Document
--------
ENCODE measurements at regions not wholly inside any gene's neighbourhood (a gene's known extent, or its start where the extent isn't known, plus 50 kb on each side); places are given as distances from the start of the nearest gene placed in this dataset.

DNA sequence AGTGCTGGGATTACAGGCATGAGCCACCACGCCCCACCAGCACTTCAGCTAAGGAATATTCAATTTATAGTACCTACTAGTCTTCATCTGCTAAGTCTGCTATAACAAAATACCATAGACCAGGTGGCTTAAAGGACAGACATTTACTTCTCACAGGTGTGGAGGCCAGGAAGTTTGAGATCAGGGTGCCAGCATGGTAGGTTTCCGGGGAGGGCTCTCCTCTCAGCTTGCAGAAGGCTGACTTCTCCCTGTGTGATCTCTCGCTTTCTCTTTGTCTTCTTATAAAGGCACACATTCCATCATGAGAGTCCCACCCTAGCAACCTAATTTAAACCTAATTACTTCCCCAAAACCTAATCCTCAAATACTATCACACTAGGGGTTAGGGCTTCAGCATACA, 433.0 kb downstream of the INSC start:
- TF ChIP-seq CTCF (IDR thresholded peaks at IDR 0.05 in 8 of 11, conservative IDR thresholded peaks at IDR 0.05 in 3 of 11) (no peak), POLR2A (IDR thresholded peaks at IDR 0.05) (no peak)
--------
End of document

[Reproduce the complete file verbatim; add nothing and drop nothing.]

ENCODE measurements at regions not wholly inside any gene's neighbourhood (a gene's known extent, or its start where the extent isn't known, plus 50 kb on each side); places are given as distances from the start of the nearest gene placed in this dataset.

DNA sequence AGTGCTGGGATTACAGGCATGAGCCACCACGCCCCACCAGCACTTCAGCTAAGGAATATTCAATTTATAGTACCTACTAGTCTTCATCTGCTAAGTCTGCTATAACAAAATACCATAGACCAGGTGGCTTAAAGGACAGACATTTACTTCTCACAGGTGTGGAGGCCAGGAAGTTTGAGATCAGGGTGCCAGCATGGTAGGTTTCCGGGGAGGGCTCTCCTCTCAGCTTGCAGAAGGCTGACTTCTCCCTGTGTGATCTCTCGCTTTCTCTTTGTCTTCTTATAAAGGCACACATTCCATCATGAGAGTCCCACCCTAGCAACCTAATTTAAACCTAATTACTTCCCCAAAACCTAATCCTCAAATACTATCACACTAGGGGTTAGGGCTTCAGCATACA, 433.0 kb downstream of the INSC start:
- TF ChIP-seq CTCF (IDR thresholded peaks at IDR 0.05 in 8 of 11, conservative IDR thresholded peaks at IDR 0.05 in 3 of 11) (no peak), POLR2A (IDR thresholded peaks at IDR 0.05) (no peak)